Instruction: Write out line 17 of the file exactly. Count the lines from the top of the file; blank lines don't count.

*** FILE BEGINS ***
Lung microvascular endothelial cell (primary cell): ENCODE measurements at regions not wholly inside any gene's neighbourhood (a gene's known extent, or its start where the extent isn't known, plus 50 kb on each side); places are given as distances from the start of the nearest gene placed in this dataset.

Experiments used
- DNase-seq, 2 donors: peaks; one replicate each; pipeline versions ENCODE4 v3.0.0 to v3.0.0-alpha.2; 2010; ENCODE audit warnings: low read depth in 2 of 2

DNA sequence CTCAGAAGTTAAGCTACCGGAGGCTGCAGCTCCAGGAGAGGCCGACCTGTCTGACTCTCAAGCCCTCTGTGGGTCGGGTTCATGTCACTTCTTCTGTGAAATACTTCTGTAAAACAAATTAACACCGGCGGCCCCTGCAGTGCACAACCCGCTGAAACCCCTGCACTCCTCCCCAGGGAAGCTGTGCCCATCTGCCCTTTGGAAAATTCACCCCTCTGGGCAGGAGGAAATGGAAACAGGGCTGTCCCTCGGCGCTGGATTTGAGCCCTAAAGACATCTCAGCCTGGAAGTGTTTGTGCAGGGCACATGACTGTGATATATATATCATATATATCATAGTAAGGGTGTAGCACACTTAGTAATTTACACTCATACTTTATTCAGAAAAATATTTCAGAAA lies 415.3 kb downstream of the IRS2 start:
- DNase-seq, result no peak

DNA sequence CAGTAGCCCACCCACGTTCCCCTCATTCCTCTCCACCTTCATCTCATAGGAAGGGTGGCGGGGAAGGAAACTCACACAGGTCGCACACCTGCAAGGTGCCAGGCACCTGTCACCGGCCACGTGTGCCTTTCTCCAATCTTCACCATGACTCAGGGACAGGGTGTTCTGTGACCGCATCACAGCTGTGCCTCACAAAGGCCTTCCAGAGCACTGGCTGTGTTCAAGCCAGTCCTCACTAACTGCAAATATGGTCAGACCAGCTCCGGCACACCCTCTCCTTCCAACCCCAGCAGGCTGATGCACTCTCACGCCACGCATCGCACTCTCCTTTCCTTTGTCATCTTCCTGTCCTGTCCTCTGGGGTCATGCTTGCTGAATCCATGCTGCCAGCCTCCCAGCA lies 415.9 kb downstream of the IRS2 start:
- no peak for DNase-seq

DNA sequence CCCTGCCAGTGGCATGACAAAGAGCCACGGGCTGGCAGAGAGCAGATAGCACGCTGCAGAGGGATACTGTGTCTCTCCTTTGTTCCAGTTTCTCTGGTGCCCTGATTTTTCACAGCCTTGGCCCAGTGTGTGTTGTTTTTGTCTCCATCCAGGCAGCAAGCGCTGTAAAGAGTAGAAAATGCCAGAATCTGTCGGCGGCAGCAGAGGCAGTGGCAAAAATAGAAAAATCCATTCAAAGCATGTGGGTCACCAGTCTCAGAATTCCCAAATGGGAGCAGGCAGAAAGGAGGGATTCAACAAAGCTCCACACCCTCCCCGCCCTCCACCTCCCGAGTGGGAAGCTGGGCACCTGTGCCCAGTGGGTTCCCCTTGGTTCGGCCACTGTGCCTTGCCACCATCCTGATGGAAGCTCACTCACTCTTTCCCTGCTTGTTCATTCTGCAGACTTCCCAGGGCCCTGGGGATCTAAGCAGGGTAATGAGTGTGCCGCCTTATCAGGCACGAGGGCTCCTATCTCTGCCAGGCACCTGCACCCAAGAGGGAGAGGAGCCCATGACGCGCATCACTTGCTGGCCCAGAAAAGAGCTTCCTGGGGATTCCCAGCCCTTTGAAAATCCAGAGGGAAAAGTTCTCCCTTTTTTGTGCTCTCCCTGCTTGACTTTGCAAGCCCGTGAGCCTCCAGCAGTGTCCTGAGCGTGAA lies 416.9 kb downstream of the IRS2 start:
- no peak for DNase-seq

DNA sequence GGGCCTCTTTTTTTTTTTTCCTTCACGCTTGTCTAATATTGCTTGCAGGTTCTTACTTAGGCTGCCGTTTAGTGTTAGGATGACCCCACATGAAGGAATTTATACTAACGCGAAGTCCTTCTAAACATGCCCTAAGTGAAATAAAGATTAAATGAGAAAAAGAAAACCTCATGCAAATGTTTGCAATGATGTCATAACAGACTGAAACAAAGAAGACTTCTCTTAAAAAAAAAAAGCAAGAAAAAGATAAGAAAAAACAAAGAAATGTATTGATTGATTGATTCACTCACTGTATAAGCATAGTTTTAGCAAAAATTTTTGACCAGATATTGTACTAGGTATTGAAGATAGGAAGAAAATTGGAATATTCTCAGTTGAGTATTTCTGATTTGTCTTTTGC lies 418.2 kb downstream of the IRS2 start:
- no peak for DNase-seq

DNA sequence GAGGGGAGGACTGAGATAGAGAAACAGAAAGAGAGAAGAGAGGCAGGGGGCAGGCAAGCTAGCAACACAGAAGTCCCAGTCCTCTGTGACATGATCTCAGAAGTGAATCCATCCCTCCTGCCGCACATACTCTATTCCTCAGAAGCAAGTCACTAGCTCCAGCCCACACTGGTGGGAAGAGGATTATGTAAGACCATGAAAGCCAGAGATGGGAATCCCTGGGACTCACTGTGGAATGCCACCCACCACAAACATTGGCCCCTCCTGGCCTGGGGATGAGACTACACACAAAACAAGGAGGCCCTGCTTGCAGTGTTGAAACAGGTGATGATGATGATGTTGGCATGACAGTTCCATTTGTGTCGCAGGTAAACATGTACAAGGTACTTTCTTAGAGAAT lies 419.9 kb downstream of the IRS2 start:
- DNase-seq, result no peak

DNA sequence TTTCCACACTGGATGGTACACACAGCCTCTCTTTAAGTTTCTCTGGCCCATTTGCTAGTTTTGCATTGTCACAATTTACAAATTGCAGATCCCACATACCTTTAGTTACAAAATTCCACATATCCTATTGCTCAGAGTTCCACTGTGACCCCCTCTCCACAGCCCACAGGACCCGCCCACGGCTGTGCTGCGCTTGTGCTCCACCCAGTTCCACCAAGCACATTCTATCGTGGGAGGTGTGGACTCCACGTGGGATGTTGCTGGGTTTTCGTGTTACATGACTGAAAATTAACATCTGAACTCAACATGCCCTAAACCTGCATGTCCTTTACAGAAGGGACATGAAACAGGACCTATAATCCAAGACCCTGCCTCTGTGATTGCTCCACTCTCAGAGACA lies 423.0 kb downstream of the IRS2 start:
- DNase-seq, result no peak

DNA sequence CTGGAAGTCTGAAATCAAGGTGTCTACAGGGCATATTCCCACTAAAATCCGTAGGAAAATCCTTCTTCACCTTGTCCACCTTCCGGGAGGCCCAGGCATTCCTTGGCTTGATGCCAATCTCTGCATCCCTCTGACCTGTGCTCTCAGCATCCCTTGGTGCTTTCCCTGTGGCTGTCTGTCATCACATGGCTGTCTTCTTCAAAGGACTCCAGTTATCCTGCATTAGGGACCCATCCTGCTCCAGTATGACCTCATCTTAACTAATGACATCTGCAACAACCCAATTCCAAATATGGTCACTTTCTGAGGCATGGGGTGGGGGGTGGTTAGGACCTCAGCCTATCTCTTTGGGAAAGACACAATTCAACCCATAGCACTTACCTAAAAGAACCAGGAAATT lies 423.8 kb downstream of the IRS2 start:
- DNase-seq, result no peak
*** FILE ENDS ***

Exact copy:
- DNase-seq, result no peak